I live in Singapore, and am involved in Shipping. I think the article is a good one highlighting the impact of the crisis, but has a few inaccuracies in it.
Firstly, there is Singapore "Inside Port Limits" This is normally full with ships taking bunkers, stores, crew changes, doing maintenance
(repairs) etc. What is on vessel tracker in the article is pretty normal. As a trading port, it simply never stops, although there has been a decline in ship movements due to the financial crisis. Where the ships are really anchoring
is "Off Port Limits", or OPL.
Well, in fact there is no room off Singapore Port limits because the traffic seperation scheme is just next to the port limit. Where the issue is, is that many ships are anchoring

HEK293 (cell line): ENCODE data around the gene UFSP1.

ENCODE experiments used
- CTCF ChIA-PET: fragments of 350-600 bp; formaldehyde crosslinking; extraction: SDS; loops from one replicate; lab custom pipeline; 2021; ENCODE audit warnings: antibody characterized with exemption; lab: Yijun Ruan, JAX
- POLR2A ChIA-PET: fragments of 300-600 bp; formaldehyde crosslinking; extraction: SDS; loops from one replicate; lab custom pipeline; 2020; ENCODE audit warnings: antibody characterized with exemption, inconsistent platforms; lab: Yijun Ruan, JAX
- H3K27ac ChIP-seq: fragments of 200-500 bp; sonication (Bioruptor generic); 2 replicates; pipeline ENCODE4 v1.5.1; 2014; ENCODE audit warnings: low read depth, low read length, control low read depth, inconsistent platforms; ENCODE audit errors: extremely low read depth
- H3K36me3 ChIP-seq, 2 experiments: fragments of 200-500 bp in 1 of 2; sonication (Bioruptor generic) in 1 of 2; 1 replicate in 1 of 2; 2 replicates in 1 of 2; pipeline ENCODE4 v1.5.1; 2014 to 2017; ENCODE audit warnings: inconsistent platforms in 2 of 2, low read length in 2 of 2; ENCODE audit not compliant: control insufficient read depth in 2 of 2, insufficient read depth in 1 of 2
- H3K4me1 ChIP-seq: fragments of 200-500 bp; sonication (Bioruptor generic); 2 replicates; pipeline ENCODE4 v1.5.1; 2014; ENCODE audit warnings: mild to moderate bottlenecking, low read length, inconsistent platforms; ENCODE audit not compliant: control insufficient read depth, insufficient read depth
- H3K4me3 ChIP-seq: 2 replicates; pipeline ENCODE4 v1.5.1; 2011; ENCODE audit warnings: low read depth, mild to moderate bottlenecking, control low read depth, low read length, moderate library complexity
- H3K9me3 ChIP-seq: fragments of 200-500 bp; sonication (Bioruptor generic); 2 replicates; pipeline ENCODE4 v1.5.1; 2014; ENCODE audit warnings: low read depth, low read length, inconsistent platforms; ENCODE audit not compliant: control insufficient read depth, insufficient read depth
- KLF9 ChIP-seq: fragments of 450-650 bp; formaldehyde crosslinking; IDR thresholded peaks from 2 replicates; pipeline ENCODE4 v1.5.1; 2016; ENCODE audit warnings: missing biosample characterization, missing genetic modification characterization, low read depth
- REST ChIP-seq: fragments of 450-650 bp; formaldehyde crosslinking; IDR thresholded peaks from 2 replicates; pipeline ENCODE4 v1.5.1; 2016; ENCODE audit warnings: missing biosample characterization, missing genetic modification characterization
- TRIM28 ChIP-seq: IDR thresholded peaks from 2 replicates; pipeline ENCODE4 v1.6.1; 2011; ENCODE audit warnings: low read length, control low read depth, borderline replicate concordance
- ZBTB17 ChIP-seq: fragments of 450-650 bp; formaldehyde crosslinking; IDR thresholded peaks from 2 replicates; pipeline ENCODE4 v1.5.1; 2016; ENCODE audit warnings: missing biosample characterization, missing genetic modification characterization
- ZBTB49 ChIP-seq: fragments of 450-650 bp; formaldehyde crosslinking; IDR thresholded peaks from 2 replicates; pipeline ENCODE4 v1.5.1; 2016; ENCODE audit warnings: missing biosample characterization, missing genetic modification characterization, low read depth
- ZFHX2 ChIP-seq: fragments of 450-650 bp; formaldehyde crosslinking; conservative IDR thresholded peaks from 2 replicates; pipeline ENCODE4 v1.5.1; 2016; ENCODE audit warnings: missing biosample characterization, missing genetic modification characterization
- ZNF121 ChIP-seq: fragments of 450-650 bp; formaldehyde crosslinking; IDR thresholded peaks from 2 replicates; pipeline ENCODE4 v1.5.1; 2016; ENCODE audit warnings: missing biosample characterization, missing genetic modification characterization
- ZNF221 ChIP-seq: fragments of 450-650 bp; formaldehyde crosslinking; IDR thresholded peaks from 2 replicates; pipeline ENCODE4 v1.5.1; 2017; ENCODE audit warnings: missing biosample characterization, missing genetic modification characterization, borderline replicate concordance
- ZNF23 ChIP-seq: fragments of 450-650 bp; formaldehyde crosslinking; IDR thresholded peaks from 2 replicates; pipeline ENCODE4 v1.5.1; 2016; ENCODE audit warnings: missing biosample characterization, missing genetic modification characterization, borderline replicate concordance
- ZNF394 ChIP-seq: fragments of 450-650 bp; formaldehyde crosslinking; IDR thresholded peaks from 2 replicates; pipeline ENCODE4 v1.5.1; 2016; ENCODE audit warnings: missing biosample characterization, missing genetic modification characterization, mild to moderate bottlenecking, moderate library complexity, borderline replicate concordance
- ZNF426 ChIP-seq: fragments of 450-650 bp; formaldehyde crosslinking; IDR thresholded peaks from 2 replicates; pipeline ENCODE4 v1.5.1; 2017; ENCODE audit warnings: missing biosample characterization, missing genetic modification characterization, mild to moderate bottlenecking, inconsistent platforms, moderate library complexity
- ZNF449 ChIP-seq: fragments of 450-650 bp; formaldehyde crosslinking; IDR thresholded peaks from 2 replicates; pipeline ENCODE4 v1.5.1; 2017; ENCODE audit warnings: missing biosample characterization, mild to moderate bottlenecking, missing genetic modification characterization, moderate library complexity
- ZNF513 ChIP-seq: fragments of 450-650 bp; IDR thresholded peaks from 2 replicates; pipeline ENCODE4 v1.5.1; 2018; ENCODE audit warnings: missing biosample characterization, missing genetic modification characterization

off Johor Bahru (Malaysia) across the water
. This is where it is very crowded. It is so crowded there that there have been quite a few collisions when ships are manoeuvring. (Strong currents.) There are also many ships at idle off Boreno, and in Subic Bay in the Philippines
. This is the real point of the article - the impact of the global crisis has really hit shipping hard. Especially Container ships. Plus, there is a shipping crisis because there is so many newbuilds. It will be a long time before the shipping side sorts itself out. The Global Economy has to reach pre recession levels and then some before shipping becomes really profitable again. It's a simple supply and demand equation. Too many ships, too few jobs....